So today, as we move into a new, ultra-competitive world in which not only are channels fracturing and multiplying but products are diversifying, becoming more complex, needing far faster development cycles and many new skills do we have an organizational structure fit for purpose?

We’re miles away. I would say that our organisations were never right even for the past. Surely if an integrated face to the customer was the goal, not to mention cost optimization and speed to market, why do we still see separate customer-facing IT, marketing, data-collection and sales processes? We should have merged all customer-facing functions of sales and FS years ago.

That leaves wholesale and risk. Wholesale is a slightly different ball-game and could perhaps be combined with importer finance and vehicle logistics. Risk should be a stand-alone unit in any OEM’s FS business. Clearly the old models in which residual values were set by sales were crazy.

Short-lived career boosts

We all know of brilliant but very short-lived career boosts when sales directors set their own residuals! Risk and compliance is now an area so key across the whole of the business that it should be stand-alone reporting to the Board.

So, our organisations are barely fit for purpose for the old single-channel dealer world, what of the new world of mobility services?

What seems to be happening is that we expect these rather rigid old FS organizations – disjointed as they are from sales but relying on subsidy for their very existence and often mired in very slow corporate decision-making processes – to be able to spin up multi-channel, multi-product offerings in competition to a wave of digital, youthful start-ups.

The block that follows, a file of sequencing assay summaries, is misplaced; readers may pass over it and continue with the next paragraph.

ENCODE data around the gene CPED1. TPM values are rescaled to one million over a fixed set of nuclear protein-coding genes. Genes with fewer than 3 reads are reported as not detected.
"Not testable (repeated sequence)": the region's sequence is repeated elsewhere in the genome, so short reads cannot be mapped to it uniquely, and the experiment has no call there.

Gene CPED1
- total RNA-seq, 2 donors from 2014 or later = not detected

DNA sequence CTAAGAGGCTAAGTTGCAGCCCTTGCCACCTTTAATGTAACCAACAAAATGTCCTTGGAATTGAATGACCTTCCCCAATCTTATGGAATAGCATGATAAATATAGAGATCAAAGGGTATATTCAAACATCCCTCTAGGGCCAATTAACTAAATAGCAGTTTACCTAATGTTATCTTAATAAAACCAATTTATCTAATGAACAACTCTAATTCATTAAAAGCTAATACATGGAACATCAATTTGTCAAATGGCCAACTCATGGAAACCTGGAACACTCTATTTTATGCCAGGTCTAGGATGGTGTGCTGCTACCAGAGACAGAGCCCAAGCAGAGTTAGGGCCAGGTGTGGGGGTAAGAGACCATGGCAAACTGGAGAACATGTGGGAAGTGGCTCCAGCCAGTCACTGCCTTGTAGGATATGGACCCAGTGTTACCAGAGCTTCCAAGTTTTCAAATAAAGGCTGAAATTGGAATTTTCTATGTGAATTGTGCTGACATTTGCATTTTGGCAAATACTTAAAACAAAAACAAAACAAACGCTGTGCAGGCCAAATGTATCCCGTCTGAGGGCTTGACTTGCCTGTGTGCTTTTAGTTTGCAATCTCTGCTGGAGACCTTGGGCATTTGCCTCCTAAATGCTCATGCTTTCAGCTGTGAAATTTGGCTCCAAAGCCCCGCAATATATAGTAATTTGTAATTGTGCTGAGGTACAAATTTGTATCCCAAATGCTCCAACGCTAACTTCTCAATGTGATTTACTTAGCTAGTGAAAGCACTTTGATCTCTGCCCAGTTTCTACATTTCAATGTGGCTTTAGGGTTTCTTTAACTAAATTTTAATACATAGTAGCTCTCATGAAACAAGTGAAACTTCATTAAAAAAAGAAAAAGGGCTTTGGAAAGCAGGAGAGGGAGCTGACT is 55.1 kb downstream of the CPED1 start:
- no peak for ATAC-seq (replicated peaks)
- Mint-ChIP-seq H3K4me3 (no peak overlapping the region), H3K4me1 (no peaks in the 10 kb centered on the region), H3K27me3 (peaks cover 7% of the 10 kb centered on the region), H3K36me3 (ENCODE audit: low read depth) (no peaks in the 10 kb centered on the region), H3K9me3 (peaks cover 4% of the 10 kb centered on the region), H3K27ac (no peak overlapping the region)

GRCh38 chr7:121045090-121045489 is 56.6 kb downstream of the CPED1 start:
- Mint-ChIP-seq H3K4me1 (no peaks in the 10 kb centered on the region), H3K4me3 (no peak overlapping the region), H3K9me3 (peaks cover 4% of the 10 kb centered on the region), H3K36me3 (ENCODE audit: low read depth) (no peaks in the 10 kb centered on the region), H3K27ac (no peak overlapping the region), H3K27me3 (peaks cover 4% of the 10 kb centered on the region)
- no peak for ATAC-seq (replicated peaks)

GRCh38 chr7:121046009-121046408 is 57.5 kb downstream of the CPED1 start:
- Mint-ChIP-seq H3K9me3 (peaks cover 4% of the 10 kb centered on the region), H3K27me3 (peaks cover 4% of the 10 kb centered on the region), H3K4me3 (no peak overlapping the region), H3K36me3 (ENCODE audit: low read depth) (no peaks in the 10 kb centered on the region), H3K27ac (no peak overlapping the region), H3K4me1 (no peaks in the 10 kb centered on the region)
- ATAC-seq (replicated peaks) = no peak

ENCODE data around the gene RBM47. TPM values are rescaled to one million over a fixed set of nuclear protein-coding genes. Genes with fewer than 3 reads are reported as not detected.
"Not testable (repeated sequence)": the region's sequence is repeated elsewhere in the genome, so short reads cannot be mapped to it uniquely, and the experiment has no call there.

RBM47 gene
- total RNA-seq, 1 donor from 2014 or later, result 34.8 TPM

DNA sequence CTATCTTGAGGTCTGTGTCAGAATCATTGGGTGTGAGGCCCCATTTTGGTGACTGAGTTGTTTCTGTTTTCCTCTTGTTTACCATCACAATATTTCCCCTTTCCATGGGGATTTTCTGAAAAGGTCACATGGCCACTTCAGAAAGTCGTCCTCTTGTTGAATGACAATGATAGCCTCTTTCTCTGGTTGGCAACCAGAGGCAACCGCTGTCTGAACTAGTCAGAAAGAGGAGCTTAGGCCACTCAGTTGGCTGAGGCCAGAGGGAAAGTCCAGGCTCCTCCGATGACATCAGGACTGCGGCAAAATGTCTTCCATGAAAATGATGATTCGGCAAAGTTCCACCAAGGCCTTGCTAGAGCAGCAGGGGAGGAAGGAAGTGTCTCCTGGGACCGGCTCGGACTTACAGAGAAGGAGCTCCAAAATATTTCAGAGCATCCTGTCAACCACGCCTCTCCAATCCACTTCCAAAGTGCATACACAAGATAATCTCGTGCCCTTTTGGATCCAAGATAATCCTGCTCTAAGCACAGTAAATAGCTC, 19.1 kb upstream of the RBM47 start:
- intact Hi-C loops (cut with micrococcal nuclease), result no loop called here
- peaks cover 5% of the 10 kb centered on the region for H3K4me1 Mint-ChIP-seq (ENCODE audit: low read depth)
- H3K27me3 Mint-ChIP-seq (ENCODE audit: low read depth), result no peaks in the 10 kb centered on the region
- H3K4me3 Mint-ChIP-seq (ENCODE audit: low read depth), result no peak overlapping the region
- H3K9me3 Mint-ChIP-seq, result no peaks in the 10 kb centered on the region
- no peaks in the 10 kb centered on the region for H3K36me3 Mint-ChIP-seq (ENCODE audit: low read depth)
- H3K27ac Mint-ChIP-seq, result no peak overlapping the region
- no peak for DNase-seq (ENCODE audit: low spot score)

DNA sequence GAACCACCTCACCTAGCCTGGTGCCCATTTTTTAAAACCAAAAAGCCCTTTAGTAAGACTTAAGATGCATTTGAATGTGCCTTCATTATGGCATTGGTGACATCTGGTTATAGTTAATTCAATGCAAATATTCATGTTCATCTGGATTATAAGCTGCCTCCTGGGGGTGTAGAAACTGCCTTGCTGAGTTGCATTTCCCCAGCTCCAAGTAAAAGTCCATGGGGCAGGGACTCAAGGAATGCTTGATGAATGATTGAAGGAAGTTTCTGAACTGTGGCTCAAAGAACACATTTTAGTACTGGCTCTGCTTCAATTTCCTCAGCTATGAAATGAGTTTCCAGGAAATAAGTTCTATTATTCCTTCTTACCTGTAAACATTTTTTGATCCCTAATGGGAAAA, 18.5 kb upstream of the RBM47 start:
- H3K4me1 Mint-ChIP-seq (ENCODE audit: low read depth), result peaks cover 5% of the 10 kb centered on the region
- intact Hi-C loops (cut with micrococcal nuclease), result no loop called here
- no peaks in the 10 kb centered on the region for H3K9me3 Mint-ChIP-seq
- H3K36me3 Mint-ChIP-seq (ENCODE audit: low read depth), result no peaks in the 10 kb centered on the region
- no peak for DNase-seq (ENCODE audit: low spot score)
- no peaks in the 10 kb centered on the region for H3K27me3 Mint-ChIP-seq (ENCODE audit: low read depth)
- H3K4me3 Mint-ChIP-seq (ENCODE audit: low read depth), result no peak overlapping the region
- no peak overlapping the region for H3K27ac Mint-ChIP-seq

Forget it! Merge all “traditional” FS quickly into sales to form a single customer-facing organization. Separate out wholesale/logistics and risk management as stand-alone units.

Then think about the new world of mobility services.

The skills needed are different. The speed needed, especially in IT flexibility is very different and the generational thinking needed is different. Invest in this sector as a wholly new structure. Buy in the new skills needed and don’t strangle them at birth by big corporate processes. There are still great advantages in terms of risk management knowledge and in many cases access to current customer data that the new start-ups don’t have.

The old OEM captive model is not doomed yet but it needs to rapidly slim down and focus on its core, using the savings to invest in new ideas, products and channels in organizational structures which will be sufficiently skilled, flexible, responsive and meet the speed-to-market demands of the customer in future.

Richard Whitton has worked in the automotive sector for the last 38 years, covering marketing and dealership management, leasing, captive general management, start-up and turn-round consultancy and IT project implementation. He has been involved in Financial Services start-ups in UK, China, India, Brazil, Australia and Malaysia and been responsible for major corporate Financial Services entities in UK, Belgium and the Middle East. He is currently running his own consultancy business and is based in London. whittonsat41@aol.com